In January 2019, Alaa Abdel Halim, governor of Qalyubia (a northeastern region of Egypt), announced that the governorate is in the process of establishing a three-stage waste recycling plant [1,2]. The plant will have the capacity to hold up to 4,000 tons of garbage per day and is intended to collect garbage, recycle materials, and generate energy (most likely through incineration). The decision was discussed at a meeting attended by officials of the company that will help in establishing the plant, Deputy Governor of Qalyubia Eman Rayyan, Director of the Department of Cleanliness Islam Ragab and Director General of Finance and Administration Adel Sabra [1,2]. The governor also discussed plans with the company to launch a smartphone application through which citizens can send images of locations with garbage for local authorities to remove [1,2].
Not many other details have been released about the plant other than the fact that it is intended to promote a healthier environment and prevent the burning of waste, particularly in the slum districts. While the overall plan seems like a good way to reduce the amount of garbage in the streets, it is unclear as to whether the plant would be diverting recyclables away from local wastepicker communities, who make a living by collecting, and repurposing/selling recyclable materials from residential areas and dumpsites. It seems more than likely that with the initiation of the private company’s recycling/incinerator plant effort, it will seek to maximize profits by privatizing and restricting access to recyclable waste. If this holds true, many of the region’s urban poor, for whom wastepicking is a viable livelihood strategy, will be further marginalized.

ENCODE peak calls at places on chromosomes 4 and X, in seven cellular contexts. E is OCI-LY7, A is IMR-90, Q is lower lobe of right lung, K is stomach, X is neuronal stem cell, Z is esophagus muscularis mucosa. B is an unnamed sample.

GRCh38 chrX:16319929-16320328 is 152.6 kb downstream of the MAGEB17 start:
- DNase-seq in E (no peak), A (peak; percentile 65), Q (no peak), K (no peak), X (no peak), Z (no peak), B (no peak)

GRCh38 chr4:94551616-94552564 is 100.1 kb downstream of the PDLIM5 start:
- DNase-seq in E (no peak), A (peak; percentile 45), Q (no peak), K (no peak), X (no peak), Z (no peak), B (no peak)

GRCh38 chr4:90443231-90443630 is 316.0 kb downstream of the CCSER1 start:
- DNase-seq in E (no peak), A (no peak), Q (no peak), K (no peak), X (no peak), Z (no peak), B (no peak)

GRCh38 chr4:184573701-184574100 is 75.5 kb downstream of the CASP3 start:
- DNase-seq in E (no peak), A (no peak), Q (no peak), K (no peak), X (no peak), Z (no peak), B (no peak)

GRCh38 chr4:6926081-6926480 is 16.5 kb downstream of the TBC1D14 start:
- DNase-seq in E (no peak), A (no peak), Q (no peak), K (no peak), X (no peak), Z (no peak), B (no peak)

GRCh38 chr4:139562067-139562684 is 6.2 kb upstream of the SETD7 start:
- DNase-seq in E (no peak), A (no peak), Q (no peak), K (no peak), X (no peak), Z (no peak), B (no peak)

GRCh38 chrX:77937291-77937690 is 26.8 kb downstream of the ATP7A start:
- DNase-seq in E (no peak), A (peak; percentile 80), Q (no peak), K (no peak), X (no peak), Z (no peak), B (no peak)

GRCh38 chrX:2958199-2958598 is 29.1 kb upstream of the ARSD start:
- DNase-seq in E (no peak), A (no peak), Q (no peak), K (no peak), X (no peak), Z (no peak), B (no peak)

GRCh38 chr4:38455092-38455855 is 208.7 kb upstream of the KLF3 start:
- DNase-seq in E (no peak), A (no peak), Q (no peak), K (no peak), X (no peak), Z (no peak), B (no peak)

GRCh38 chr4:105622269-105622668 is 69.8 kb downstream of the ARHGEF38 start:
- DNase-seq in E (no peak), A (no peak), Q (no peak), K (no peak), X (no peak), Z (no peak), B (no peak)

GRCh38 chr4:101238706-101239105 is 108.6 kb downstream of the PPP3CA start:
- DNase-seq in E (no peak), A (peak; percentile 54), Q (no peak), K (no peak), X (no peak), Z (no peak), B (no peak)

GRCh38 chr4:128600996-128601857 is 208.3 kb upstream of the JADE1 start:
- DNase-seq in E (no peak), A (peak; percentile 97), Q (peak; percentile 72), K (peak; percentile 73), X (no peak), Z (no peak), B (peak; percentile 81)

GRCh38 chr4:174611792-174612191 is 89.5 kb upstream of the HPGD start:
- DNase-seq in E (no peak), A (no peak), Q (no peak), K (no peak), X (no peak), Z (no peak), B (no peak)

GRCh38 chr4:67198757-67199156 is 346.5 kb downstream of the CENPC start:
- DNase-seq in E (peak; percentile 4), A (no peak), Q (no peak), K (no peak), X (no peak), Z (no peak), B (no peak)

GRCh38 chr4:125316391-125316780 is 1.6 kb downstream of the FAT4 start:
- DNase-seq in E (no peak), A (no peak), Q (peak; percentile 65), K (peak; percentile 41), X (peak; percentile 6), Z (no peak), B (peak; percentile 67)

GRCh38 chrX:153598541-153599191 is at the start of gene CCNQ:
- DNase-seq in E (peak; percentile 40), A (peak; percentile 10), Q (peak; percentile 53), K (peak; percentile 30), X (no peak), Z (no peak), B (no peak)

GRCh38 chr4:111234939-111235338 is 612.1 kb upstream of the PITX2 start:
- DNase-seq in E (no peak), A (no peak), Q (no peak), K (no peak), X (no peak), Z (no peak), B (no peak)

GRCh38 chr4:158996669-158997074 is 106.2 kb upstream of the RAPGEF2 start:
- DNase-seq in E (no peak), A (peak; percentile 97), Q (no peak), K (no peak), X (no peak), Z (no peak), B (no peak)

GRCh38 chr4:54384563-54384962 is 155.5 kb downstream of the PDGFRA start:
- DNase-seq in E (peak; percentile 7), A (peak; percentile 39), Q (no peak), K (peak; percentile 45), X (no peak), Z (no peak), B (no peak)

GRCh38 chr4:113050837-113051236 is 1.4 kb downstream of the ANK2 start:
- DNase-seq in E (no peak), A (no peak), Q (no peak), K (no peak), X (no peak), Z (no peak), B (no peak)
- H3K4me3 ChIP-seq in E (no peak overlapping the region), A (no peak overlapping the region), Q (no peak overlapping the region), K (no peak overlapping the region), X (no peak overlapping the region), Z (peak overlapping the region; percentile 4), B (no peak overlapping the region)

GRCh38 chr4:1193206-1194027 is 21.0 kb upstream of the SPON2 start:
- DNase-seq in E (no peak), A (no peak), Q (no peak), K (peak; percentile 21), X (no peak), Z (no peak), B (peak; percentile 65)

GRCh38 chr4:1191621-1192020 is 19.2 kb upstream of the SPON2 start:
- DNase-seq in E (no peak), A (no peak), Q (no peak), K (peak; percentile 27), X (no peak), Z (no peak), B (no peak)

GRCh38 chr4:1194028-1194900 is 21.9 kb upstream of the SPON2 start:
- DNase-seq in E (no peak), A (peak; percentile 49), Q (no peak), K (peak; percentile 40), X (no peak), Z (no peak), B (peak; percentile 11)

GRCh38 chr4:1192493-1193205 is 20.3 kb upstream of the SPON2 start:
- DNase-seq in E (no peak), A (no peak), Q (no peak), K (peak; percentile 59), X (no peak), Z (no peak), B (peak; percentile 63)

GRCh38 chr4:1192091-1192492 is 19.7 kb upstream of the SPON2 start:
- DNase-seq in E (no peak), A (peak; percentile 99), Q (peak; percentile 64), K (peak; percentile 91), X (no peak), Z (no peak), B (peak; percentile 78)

The construction of a waste incineration plant for power generation is not the only project underway in the governorate of Qalyubia. In May 2018, Khaled Fahmy, Minister of the Environment, announced a plan for the decommissioning of the most dangerous garbage dumps in the governorates of Cairo, Qalyubia, Monufiya, Daqaliya, and Gharbia. This will close down landfills and creating newer, more modern ones in remote areas . While there have been no open signs of protest from wastepickers who may be impacted by the incinerator construction project or the anticipated landfill closures and relocations, we’ll be monitoring the consequences of this undertaking closely.